Health Care Tab in Retirement: $275,000
That’s the average amount a 65-year-old couple retiring this year will need to cover medical expenses (in today’s dollars) throughout retirement, according to the latest retiree health care cost estimate
from Fidelity Benefits Consulting.
Fidelity notes that while the 2017 estimate of $275,000 is only a 6% increase from 2016, it represents a more than 70% increase since their initial retiree health care cost estimate in 2002. This amount applies only to retirees with traditional Medicare coverage; it does not include nursing home costs, the study notes
The 2017 estimate reflects general market trends and expectations for health care costs across a variety of expenses an individual could face in retirement, including expenses for Medicare premiums, copayments and deductibles, as well as out-of-pocket expenses for prescription drugs.
With health care costs continuing to be one of the largest expenses in retirement, pre-retirees who haven’t already started factoring the costs into their retirement should do so, Fidelity advises. “The sticker shock of this estimate hopefully reinforces for many people that they need to act now, regardless of their age,” says Adam Stavisky, senior vice president of the Benefits Consulting business at Fidelity Investments. “Rising health care expenses are forcing people to rethink important financial and health decisions now more than ever, ranging from the services they use to the age they choose to retire.”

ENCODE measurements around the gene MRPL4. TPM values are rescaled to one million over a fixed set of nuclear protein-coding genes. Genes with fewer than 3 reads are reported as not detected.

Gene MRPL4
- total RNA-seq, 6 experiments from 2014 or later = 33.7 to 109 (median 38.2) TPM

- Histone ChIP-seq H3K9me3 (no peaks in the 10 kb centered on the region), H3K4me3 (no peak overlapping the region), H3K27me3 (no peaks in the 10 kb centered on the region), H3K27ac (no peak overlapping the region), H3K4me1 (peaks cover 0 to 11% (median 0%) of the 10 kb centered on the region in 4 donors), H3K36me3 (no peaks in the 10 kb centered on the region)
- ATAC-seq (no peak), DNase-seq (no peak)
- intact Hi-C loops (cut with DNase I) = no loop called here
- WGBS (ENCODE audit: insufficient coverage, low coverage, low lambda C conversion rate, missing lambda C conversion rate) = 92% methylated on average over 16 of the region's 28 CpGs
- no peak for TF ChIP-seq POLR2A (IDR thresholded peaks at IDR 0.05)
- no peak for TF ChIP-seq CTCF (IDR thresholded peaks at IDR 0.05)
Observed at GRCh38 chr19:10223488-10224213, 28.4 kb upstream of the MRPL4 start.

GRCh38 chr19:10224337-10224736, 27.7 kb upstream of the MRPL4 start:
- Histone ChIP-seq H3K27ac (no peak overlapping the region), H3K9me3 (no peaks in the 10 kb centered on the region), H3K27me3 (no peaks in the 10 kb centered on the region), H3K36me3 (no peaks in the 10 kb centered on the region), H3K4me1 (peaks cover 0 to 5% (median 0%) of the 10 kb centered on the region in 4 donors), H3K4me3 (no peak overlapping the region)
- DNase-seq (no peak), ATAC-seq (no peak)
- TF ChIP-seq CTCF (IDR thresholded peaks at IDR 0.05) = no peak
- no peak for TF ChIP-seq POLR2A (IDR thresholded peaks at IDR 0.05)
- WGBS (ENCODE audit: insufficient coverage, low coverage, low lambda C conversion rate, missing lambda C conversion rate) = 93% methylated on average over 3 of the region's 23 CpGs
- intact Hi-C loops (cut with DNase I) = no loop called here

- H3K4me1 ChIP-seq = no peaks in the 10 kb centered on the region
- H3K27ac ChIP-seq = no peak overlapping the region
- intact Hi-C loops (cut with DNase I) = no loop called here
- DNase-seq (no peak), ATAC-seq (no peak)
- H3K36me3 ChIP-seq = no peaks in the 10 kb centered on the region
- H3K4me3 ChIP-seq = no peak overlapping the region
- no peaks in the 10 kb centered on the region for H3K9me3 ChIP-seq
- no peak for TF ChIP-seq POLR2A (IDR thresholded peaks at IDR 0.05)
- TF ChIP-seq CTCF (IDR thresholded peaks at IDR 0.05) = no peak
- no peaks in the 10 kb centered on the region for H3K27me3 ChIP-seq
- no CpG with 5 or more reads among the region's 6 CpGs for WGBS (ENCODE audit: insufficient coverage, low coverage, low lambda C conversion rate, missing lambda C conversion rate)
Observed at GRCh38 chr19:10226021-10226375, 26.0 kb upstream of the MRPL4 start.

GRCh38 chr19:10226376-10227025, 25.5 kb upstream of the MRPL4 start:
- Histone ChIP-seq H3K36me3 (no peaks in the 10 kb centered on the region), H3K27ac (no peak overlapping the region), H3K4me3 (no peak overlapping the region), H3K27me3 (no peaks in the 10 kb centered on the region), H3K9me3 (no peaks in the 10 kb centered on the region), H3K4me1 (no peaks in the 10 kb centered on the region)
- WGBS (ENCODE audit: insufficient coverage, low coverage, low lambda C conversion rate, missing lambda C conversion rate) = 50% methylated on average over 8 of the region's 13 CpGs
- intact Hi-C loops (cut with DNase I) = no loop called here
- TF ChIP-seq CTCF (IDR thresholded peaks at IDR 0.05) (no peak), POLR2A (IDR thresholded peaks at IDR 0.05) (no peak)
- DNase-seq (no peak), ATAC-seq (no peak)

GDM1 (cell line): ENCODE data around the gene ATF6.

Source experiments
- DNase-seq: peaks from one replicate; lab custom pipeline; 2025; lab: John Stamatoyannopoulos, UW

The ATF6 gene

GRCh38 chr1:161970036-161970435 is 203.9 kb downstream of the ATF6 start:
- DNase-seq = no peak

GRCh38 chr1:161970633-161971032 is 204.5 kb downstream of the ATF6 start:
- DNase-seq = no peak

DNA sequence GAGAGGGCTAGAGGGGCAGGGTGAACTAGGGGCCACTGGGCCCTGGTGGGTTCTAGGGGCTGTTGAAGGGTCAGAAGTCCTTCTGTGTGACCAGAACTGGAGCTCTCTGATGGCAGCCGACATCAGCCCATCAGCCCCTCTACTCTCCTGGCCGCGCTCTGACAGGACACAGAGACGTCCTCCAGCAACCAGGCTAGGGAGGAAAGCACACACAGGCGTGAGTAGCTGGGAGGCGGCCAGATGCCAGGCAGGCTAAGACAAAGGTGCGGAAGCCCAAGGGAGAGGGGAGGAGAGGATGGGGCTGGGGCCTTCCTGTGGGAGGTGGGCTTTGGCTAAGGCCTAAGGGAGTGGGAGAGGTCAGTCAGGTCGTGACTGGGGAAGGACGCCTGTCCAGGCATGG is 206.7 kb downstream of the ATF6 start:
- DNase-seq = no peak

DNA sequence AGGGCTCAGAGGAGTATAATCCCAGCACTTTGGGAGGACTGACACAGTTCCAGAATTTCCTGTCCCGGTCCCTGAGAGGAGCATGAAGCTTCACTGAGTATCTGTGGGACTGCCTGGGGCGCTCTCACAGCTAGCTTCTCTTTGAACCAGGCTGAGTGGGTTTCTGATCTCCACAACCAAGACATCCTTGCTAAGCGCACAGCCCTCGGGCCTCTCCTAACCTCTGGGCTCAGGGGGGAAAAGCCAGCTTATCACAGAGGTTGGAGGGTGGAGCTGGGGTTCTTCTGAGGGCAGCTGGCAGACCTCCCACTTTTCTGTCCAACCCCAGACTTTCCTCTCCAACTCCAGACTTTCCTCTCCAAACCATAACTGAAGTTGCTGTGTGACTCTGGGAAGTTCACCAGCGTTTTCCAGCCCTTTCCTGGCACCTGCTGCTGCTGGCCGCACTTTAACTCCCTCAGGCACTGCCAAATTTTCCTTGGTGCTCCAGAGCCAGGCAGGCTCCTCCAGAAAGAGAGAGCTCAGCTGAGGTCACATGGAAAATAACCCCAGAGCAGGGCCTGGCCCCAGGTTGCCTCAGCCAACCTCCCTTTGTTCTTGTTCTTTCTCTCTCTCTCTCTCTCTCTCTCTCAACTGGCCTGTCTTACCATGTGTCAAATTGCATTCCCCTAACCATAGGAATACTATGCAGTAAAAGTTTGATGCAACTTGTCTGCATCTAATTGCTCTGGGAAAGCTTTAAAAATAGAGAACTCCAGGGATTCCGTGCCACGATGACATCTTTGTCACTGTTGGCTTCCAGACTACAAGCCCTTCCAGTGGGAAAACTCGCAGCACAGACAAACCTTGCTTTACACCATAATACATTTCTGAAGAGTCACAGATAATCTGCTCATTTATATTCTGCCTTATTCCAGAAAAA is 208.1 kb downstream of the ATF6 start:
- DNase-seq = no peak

More Employers Offering HSAs
With this in mind, employers increasingly are taking on a more active role in helping employees manage health care expenses during their pre-retiree years, as well as providing benefits to address health care costs in retirement, the article notes.
Fidelity has found that an increasing number of companies are offering HSAs as part of their benefits platform, with the number of clients on Fidelity’s HSA platform increasing 38% in the last year and the number of individual Fidelity HSA holders increasing 46%.
Fidelity suggests that people enrolled in high-deductible health plans paired with an HSA should consider opening an account to pay for current and future medical expenses. The article highlights the triple tax advantages of HSAs, further noting that a key step in maximizing the value of HSAs is ensuring that employees are investing their contributions.
Moreover, the article emphasizes that contributions not spent each year can be carried over and invested to help pay for health care in retirement, and the accounts are portable when changing employers.